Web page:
Disabled charity founder left '˜humiliated' by train incident
The founder of a Lancaster charity for people with neurological conditions says she was left 'completely humiliated and exposed' after being told she would not be helped off a train in her mobility scooter.
Sharon Jackson, who has multiple sclerosis, says she was told a ramp would not be provided and that she would have to carry her mobility scooter off the train herself.
Sharon, who is the founder of the Neuro Drop In Centre in Lancaster, had booked a return journey from Lancaster to Newcastle via Carlisle, with assistance for her mobility scooter where needed.
However, on her journey home on Sunday evening, Sharon encountered a problem when there was no room for her scooter to be stored on the two-carriage Northern train between Newcastle and Carlisle.
“The whole area for the disabled access was full with a large bicycle and people’s luggage,” Sharon, 59, said.
“I had to travel for 35 minutes sitting on my scooter in the aisle. Normally I would fold it up and sit in a seat.”
Sharon said she was then informed by the guard that her scooter shouldn’t have been allowed on the train and that a ramp wouldn’t be provided for her to leave the train at Carlisle.
“I was told I would have to carry it off myself,” she said.
“It was a horrible situation. I got a bit frightened; it was dark and my companion is 70 and couldn’t be expected to carry the scooter.”
Sharon rang her husband Graham, who tried to contact Carlisle station and then British Transport Police.
At Carlisle, Sharon was assisted by the police and staff from Virgin Trains, who used their own ramp to help her from the Northern train.
They then put her in a first class carriage to Lancaster.
“I understand that sometimes it can be a problem with mobility scooters but the rule has to be consistent,” Sharon said.
“I had booked assisted travel for the whole journey and had no other problems.
“By the time I got to Carlisle I was very shaken. It exacerbated all the anxiety that goes with having a neurological condition.
“I felt completely humiliated, the whole thing was just so embarrassing.
“I couldn’t believe it was happening, I felt very exposed.
“I understand there are always going to be issues with travelling but it is shocking to know that 80 per cent of disabled people choose not to travel because they are worried about this kind of thing.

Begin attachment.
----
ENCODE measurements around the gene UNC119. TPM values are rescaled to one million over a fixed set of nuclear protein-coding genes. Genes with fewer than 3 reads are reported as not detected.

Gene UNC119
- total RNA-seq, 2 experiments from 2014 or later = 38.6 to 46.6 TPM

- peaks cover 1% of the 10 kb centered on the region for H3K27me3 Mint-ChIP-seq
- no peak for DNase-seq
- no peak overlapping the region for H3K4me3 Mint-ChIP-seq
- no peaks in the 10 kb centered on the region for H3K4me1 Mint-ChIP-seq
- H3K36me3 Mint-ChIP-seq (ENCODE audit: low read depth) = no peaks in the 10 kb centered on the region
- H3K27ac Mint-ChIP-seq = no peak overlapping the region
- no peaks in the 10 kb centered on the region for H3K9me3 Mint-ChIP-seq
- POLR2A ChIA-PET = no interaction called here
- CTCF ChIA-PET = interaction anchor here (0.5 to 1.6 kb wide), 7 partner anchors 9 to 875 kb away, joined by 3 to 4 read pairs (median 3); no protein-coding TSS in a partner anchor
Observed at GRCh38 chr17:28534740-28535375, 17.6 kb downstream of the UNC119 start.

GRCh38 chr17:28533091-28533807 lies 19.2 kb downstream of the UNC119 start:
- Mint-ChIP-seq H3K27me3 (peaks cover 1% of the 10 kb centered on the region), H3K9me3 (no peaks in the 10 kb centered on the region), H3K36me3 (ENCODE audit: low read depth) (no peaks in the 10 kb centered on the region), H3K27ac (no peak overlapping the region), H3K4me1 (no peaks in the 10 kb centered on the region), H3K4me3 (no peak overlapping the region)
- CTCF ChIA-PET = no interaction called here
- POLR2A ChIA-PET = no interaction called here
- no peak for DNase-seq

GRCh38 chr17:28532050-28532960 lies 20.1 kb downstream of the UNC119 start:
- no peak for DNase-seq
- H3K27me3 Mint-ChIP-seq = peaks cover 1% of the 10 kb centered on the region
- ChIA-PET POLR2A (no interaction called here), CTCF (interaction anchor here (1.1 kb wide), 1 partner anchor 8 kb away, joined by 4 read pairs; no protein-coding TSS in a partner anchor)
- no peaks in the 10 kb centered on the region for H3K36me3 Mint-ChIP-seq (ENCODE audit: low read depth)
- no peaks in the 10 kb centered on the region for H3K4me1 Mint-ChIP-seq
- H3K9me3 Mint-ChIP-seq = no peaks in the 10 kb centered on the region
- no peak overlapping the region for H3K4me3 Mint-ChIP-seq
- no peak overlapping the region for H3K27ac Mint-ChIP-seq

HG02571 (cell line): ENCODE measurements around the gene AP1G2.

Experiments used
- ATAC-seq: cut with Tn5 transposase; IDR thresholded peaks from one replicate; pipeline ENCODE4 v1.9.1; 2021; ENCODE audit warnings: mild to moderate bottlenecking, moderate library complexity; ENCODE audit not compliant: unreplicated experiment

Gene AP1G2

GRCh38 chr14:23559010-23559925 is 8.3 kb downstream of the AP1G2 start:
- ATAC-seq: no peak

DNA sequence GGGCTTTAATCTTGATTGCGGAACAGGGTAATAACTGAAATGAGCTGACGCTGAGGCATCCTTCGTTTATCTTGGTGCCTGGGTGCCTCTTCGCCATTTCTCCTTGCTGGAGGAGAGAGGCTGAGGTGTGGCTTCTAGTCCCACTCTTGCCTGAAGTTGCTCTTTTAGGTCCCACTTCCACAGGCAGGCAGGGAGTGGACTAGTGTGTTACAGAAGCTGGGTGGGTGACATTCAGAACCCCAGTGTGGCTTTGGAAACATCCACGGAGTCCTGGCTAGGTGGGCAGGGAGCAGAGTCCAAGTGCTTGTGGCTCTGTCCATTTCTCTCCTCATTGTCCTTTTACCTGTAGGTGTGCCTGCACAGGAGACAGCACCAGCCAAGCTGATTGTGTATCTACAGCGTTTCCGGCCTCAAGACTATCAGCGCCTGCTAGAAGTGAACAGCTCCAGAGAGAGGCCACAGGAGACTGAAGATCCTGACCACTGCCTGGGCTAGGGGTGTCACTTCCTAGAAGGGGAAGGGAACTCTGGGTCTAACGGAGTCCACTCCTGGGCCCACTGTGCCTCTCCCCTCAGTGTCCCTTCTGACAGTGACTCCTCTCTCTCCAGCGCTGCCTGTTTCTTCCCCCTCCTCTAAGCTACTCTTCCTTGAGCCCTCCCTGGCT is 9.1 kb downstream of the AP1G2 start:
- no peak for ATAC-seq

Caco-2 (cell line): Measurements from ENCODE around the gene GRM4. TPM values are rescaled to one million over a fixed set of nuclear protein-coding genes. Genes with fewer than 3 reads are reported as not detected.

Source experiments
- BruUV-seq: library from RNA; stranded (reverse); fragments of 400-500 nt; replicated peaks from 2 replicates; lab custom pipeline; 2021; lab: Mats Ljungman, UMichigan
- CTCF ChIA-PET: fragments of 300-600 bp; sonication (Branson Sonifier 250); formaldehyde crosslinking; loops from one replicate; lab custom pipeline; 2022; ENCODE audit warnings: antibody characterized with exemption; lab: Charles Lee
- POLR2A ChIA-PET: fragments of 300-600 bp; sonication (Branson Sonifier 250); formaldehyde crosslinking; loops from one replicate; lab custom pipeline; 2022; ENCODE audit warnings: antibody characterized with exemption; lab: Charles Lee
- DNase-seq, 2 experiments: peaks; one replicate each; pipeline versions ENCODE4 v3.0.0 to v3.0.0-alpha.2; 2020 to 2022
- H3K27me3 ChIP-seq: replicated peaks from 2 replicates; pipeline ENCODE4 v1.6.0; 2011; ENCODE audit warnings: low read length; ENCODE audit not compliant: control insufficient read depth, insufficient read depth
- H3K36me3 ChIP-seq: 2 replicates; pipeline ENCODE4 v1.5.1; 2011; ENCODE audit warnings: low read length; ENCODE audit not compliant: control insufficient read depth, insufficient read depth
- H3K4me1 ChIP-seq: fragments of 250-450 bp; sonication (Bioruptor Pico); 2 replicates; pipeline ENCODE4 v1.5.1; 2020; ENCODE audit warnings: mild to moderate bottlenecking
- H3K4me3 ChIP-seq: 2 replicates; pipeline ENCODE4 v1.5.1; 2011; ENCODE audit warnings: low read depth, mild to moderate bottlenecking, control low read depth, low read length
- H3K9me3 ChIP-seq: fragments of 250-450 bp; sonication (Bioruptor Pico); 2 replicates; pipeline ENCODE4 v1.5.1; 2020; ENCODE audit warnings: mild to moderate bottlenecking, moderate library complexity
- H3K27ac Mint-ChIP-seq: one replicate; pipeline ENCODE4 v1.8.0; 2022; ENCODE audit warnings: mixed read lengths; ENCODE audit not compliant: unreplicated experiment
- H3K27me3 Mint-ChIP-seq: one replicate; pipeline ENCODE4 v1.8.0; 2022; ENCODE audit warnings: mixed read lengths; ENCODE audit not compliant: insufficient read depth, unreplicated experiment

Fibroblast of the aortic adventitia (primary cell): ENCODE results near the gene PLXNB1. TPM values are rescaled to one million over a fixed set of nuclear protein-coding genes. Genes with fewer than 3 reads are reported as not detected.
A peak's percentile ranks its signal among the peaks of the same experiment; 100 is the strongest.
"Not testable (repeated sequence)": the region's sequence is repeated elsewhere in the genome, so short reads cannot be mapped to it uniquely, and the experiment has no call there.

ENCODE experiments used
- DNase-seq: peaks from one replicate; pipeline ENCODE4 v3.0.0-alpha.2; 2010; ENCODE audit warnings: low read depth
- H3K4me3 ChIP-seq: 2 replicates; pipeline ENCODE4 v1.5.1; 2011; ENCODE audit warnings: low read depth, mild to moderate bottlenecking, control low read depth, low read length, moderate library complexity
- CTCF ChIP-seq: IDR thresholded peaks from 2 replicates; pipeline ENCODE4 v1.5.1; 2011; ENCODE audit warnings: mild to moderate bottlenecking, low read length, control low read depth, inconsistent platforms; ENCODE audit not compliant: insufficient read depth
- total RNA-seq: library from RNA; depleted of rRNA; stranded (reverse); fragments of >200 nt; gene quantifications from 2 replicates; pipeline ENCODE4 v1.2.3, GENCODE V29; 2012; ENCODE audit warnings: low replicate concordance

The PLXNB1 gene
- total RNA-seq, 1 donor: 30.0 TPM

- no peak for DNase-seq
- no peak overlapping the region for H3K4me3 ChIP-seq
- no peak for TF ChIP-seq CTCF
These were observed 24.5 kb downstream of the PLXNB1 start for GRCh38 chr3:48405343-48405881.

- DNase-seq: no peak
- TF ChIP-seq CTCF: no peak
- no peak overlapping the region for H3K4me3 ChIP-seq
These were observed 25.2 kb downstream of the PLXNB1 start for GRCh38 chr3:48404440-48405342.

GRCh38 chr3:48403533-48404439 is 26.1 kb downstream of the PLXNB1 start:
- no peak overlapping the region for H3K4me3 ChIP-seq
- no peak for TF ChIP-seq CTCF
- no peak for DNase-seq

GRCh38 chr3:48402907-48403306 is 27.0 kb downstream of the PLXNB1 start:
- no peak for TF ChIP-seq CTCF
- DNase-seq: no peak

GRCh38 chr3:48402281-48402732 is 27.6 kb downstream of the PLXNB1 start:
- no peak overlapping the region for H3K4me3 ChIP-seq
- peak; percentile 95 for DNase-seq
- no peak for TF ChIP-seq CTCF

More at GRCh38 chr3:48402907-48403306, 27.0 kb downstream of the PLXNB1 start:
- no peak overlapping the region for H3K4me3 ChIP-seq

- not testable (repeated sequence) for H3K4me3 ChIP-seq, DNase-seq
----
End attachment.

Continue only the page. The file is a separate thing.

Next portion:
“We live in a society where we should accept that everyone is different. We just want to be normal and my normal is sometimes using a mobility scooter. “I paid for my ticket and I am just as entitled to travel as everyone else.”
A spokesman for Northern said: “We can only apologise to Mrs Jackson for her experience travelling with Northern. As we work to improve our services, we would welcome a formal complaint, which can be made by calling 0800 200 6060.
“At the moment, the only mobility scooters we can take on our trains are those that can be folded and carried on as a piece of luggage.
“This is due to the restricted manoeuvrability and stability of mobility scooters and the design of our current trains. Most of our trains were built before mobility scooters were introduced and so not designed with them in mind.
“Our train crews are happy to assist with loading and unloading a folded scooter. We participate in the industry-wide Passenger Assist programme and encourage customers who may require assistance when travelling on our services to contact us before they travel on 0800 138 5560 to see how we can help.
“As we work to upgrade our train fleet, we want to improve access for people with all disabilities. For example, we are currently trialling a new mobility scooter booking system on some routes as part of a policy review.
“On this occasion, the conductor did explain the scooter policy, but once the train arrived into Carlisle went on, with the assistance of other staff at the station, to help the customer disembark so she could continue her onward journey.”